Comparing Learning Methods

Comparing Learning Methods

Mercedes Hidalgo-Herrero (Universidad Complutense de Madrid, Spain), Ismael Rodríguez (Universidad Complutense de Madrid, Spain) and Fernando Rubio (Universidad Complutense de Madrid, Spain)
DOI: 10.4018/978-1-60960-553-7.ch013
OnDemand PDF Download:
No Current Special Offers


In this article we perform some experiments to study how an automatic system learns a set of rules from its interaction with an artificial environment. In particular, we are interested in comparing these capabilities to the skills shown by humans to learn the same rules in similar conditions. We perform this analysis by conducting two experiments. On the one hand, we observe the evolution of the automatic learning system in terms of its performance along time. At the beginning, the system does not know the rules, but it can observe the positive/negative results of its decisions. As its knowledge about the environment becomes more precise, its performance improves. On the other hand, seventy students faced the same artificial environment in the same conditions, though this time the experiment was presented as a game. The objective of the game consists in gaining points, but the rules of the game are not known a priori. So, there is a clear incentive for finding them out. We use these experiments to compare the learning curves of both humans and automatic systems, and we use this information to analyze the similarities/differences between both learning processes. In particular, we are interested in assessing how close the automatic system is from passing the Turing test.
Chapter Preview

Comparing Learning Methods

It is well known that the inspiration for the scientific research is frequently found in the borders between scientific fields. In these borders, researchers from different fields find useful knowledge that belongs to the standard background of a community but is unknown for researchers of other communities. This is the case of Cognitive Informatics (Wang, 2002), which puts different areas in contact: On the one hand, Computer Science and, on the other hand, Neurology, Psychology, and other Sciences related to the human brain. Interesting results about this research area can be found in previous issues of this journal. Among them, we could highlight (Kinsner, 2007; Flax, 2007; Rajlich & Xu, 2007; López, Núñez & Pelayo, 2007; Encina, Hidalgo-Herrero, Rabanal, Rodríguez & Rubio, 2008), as they cover several different aspects of the most recent research in the area.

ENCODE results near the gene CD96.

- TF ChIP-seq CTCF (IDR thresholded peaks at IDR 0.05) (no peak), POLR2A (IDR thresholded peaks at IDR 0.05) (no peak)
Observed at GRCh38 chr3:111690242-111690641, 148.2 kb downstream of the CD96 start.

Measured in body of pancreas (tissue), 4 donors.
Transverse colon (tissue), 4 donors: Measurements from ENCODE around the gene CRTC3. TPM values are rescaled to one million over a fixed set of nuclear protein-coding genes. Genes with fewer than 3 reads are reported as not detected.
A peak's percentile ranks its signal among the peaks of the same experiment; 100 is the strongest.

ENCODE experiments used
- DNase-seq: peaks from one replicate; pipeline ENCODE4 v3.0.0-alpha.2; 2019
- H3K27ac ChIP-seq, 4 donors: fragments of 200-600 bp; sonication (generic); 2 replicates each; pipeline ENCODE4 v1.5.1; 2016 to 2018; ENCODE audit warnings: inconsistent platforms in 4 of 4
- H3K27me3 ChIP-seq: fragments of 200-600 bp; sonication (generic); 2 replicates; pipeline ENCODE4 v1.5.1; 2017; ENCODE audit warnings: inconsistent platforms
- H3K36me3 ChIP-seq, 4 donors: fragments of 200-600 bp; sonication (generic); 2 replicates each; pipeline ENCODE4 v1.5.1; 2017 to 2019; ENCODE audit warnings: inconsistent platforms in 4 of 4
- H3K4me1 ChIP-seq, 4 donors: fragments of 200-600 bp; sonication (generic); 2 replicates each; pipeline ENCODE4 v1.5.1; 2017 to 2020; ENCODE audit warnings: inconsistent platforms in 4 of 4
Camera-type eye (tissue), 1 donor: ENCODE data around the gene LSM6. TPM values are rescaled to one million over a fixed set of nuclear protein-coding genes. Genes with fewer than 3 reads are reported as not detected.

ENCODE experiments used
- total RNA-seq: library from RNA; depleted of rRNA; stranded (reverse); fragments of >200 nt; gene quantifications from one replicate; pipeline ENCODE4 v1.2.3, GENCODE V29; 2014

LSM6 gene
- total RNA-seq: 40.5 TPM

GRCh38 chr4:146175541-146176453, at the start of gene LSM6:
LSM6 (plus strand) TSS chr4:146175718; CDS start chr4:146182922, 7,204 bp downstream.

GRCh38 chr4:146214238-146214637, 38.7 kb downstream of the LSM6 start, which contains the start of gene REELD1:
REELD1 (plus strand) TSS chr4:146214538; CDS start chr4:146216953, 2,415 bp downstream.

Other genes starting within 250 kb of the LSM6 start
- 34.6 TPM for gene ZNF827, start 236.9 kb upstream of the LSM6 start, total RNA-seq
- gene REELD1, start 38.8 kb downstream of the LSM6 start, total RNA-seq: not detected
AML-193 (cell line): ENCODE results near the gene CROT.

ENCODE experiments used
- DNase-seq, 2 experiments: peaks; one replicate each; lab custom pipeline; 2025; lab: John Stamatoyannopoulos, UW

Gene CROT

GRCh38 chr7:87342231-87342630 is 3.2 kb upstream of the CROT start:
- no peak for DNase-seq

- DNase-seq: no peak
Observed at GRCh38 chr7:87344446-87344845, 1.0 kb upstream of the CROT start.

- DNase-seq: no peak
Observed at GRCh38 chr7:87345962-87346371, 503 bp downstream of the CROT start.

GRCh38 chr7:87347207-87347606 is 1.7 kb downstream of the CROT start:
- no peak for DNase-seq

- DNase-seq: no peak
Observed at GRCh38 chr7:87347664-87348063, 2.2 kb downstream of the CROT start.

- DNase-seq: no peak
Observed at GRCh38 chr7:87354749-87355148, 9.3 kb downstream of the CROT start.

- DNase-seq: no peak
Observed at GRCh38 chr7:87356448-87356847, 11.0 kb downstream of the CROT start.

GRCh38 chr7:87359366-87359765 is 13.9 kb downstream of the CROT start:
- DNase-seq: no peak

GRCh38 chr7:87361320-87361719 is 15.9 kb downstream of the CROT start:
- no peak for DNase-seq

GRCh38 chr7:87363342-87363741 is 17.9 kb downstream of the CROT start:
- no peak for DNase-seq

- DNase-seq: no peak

One of the main concerns of Computer Science in general and Cognitive Informatics in particular is the relation between artificial and human cognitive processes. This issue has attracted the attention of Artificial Intelligence (AI) researchers for decades. One of the first approaches proposed to study this relation is a criterium that has become classical: The Turing test (Turing, 1950; Saygin, Cicekli, & Akman, 2000). Alan Turing proposed that a machine should be considered intelligent if its behavior is indistinguishable from that of a human being. This claim implicitly assumes that the human mind is a kind of optimal form of intelligence. The reason is not that we assume that the intelligence of humans is perfect, but that we do not have any other model to make this comparison. So, systems under assessment are compared with the only thing we know (almost by definition) that is intelligent.

Let us note that, during its evolution, the AI field has adapted itself to several practical problems. In the optimistic beginning, researchers tried to imitate the global human behavior in a wide sense. After their failure, the AI limited dramatically its scope to that it has currently, which consists in producing intelligent behaviors in very limited and restricted knowledge domains. As the goals of AI have changed along time, we think that those concepts proposed formerly to relate and compare human intelligence with artificial intelligence should be revisited and updated as well. In spite of the fact that achieving an artificial intelligent behavior in the wide sense (that is, with no domain restriction) is a hard task, creating machines whose behavior could be considered intelligent is not difficult when a specific domain is chosen, specially when the set of rules governing that domain is relatively simple.

Complete Chapter List

Search this Book: